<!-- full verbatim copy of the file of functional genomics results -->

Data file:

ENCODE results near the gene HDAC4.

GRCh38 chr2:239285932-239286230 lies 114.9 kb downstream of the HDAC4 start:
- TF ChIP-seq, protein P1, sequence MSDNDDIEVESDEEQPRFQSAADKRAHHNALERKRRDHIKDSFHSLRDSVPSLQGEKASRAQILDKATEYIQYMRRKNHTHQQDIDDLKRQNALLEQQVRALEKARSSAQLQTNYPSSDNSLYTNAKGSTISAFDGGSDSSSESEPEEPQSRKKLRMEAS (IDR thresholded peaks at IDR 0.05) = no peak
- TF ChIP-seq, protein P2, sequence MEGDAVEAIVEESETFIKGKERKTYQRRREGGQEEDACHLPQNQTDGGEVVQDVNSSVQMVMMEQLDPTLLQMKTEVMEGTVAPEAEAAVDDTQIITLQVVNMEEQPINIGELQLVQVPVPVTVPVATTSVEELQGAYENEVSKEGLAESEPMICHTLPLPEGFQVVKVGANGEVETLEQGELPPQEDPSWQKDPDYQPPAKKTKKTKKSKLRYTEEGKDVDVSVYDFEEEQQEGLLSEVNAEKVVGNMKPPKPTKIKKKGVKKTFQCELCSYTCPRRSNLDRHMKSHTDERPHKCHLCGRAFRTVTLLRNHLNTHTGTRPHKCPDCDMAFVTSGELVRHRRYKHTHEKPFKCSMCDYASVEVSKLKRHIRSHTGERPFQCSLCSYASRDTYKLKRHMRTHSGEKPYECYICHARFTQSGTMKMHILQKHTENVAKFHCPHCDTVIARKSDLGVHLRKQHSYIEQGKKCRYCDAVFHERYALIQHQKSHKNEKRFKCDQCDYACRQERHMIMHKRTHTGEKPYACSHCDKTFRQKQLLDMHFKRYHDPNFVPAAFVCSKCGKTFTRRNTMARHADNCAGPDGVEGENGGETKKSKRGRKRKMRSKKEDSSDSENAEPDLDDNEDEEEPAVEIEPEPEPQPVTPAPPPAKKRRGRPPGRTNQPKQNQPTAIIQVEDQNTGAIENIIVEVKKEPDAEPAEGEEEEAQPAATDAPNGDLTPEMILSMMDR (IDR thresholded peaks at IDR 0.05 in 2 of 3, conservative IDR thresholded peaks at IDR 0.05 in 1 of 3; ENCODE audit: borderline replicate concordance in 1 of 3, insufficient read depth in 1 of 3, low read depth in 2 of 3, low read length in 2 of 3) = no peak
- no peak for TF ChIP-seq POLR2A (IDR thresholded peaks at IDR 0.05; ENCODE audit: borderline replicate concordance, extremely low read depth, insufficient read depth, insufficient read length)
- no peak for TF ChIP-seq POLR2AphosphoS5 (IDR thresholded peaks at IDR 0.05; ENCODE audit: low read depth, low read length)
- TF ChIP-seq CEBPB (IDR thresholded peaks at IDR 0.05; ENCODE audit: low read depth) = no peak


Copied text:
ENCODE results near the gene HDAC4.

GRCh38 chr2:239285932-239286230 lies 114.9 kb downstream of the HDAC4 start:
- TF ChIP-seq, protein P1, sequence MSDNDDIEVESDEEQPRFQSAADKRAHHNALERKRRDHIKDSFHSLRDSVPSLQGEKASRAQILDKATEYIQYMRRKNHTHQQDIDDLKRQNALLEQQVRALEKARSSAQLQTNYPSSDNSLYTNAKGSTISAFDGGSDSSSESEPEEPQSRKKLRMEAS (IDR thresholded peaks at IDR 0.05) = no peak
- TF ChIP-seq, protein P2, sequence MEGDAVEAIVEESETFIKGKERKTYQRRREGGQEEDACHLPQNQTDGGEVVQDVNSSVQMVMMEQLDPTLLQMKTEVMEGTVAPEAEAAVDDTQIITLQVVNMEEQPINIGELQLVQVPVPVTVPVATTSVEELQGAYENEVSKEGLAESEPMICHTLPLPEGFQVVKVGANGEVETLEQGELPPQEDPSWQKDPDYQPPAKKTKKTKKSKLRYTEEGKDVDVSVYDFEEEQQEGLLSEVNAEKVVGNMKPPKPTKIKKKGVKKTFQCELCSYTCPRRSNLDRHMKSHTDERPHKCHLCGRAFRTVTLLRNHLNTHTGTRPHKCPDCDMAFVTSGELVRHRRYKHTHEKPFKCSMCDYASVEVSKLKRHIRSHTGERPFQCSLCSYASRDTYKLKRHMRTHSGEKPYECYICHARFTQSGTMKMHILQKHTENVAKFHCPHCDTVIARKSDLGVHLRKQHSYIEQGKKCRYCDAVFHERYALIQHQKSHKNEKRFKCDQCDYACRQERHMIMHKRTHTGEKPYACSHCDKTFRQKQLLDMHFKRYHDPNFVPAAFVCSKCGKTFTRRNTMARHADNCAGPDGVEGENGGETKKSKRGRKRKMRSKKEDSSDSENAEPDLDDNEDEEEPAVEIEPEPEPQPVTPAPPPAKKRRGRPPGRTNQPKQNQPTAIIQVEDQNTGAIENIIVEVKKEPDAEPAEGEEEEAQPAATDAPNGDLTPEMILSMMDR (IDR thresholded peaks at IDR 0.05 in 2 of 3, conservative IDR thresholded peaks at IDR 0.05 in 1 of 3; ENCODE audit: borderline replicate concordance in 1 of 3, insufficient read depth in 1 of 3, low read depth in 2 of 3, low read length in 2 of 3) = no peak
- no peak for TF ChIP-seq POLR2A (IDR thresholded peaks at IDR 0.05; ENCODE audit: borderline replicate concordance, extremely low read depth, insufficient read depth, insufficient read length)
- no peak for TF ChIP-seq POLR2AphosphoS5 (IDR thresholded peaks at IDR 0.05; ENCODE audit: low read depth, low read length)
- TF ChIP-seq CEBPB (IDR thresholded peaks at IDR 0.05; ENCODE audit: low read depth) = no peak